I think Bosh gets a bad rap for the whole Miami situation. When you hear people talk about him, it’s often phrased in such a way that makes him sound like a tag-a-long kid brother. People forget he’s a 7-time all-star and a guy with talent to be in the top 10 in the league in both scoring and rebounding (both important things, last time I checked) when need be. Predicted season stats: 19.5 ppg, 8.5 rpg, 2.2 apg, 22.0 PER

4 – Carmelo AnthonyLast season’s stats: 22.6 ppg, 6.3 rpg, 3.6 apg, 21.1 PER
It’s a good thing Melo won a championship his freshman year in college, because 10-years later, it’s still being brought up to defend his ability as a competitor constantly. He’s off to an incredible start for the Linsanity/Amare-less Knicks. Which is all well and good, but nobody is ever going to care until he wins a second (or heaven forbid, third) round playoff series. Predicted season stats: 24.0 ppg, 7.0 rpg, 4.0 apg, 23.0 PER

3 – Pau GasolLast season’s stats: 17.4 ppg, 10.4 rpg, 3.7 apg, 20.5 PER
I have no idea why Minnesota keeps getting linked with Pau. It makes a whole lot of sense for LA to look to move him, but I don’t know why a team made up of guys largely in their early to mid-20s would look to add a guy who’s on an enormous contract and is clearly tailing off. Gasol should fit in nicely with the personnel of this year’s Laker squad, but I’m not sure he’s the perfect big for a Mike D’Antoni office. Predicted season stats: 15.5 ppg, 9.0 rpg, 3.5 apg, 19.5 PER

2 – Zach RandolphLast season’s stats: 11.6 ppg, 8.0 rpg, 1.7 apg, 17.9 PER
Last year was an aberration for Z-Bo. When healthy, he teams with now-superior of the two Gasol brothers – Marc – to form the scariest front line in all the land. With the trade of James Harden and constant turmoil that is the Lakers, there is a chance this could be Memphis’s year to come out of the West. I’m not sure a team with guards as average as Tony Allen and Mike Conley can beat the big dogs in the West, but this certainly seems like a year when an outlier like Memphis could do it. Predicted season stats: 17.0 ppg, 11.0 rpg, 2.5 apg, 24.0 PER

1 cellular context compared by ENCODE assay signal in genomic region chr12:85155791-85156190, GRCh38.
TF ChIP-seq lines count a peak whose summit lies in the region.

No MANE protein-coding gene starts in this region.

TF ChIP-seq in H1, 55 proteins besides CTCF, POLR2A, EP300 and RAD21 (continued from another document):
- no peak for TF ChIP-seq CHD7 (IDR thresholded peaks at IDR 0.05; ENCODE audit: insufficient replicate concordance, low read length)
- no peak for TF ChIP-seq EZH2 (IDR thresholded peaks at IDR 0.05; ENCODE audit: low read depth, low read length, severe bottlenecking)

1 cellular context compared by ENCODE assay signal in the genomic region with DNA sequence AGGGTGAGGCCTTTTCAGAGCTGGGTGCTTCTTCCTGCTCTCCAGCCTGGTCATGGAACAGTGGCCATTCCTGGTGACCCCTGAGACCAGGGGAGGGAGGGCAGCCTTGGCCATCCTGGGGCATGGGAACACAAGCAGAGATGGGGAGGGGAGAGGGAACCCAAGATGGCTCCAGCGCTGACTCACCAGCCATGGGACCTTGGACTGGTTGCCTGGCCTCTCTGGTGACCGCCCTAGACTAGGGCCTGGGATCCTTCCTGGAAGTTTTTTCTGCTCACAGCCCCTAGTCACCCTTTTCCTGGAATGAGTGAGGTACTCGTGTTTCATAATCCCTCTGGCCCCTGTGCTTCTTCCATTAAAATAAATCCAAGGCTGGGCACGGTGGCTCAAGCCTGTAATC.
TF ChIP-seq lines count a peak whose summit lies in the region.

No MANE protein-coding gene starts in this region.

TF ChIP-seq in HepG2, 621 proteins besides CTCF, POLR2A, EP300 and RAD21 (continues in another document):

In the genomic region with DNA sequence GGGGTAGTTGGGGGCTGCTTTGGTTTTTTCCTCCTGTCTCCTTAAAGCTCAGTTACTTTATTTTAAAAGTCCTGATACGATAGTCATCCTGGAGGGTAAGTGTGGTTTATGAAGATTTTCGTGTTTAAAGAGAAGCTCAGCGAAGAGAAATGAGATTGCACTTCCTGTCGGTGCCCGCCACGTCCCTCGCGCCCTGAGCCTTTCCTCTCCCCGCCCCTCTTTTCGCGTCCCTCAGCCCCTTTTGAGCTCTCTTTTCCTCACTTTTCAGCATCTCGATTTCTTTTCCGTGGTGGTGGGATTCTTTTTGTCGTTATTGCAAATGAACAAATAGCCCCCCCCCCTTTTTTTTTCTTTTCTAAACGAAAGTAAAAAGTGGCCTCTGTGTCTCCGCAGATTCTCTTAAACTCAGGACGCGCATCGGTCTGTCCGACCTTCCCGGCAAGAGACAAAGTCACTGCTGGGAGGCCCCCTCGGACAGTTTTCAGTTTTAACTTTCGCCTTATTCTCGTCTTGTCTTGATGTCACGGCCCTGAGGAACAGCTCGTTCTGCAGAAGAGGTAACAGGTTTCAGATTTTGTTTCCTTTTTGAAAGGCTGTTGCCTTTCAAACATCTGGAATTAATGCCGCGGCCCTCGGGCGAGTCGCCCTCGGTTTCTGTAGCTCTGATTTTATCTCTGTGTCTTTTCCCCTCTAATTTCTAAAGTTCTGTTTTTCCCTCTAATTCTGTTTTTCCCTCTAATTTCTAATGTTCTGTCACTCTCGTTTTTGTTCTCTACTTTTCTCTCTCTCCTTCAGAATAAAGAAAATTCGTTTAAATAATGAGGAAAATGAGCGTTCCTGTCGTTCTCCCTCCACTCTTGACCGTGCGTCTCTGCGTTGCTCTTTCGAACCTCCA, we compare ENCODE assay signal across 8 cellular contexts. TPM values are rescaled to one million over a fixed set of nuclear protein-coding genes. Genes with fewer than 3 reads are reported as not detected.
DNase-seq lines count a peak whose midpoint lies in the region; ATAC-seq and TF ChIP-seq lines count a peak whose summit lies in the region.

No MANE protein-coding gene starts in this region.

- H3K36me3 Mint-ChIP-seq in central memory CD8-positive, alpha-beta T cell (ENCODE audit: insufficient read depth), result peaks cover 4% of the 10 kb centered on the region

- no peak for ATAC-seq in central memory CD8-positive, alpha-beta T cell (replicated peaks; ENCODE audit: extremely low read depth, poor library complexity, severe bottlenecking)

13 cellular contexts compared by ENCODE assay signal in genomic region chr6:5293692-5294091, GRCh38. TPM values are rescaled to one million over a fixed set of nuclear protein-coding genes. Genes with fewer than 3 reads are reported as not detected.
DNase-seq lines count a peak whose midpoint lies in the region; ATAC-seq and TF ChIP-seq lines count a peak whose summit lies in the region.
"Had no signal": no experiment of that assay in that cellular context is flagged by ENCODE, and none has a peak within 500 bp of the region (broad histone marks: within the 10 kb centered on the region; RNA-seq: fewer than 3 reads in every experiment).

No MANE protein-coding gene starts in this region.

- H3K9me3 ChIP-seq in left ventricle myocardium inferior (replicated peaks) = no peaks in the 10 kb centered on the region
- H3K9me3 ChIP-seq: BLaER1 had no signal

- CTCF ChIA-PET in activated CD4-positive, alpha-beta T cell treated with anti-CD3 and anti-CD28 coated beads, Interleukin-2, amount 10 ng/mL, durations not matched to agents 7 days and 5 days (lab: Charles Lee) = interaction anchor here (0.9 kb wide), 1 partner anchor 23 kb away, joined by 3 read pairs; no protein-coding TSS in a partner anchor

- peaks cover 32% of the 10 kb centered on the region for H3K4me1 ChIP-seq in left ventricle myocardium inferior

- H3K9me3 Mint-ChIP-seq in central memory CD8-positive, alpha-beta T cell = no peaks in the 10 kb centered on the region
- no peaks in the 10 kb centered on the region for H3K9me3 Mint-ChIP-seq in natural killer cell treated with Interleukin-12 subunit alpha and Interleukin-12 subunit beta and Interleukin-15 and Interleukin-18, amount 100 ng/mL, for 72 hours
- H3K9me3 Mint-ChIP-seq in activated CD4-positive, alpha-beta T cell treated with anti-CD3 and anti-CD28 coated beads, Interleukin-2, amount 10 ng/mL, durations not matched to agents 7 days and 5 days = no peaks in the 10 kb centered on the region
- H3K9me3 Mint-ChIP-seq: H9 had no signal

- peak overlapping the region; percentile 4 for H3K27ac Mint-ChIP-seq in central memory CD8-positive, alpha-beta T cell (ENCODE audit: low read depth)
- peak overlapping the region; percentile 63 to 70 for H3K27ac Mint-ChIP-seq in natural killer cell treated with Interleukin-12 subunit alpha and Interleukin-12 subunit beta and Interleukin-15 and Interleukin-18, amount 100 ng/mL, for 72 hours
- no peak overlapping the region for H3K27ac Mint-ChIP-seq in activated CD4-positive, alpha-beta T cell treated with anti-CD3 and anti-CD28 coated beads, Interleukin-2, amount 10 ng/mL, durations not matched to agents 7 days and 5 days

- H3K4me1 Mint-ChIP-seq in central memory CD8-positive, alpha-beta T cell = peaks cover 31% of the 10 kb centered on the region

1 – Kevin LoveLast season’s stats: 26.0 ppg, 13.3 rpg, 2.0 apg, 25.4 PER
Just because he’s number one on this list, I’m not anointing Kevin Love as a complete player. In fact, he still needs to work on his defense and his below the rim game is going to limit some of what he will ever be able to do. That being said, this guy is simply amazing. His rare combination of rebounding, 3-pt shooting along with his ability to get to the foul line make him easily the best offensive four in the game. He’s approaching the my once untouchable throne of favorite Timberwolf of all-time (obviously occupied by Anthony Peeler Kevin Garnett). Predicted season stats: 26.0 ppg, 13.5 rpg, 2.5 apg, 25.5 PER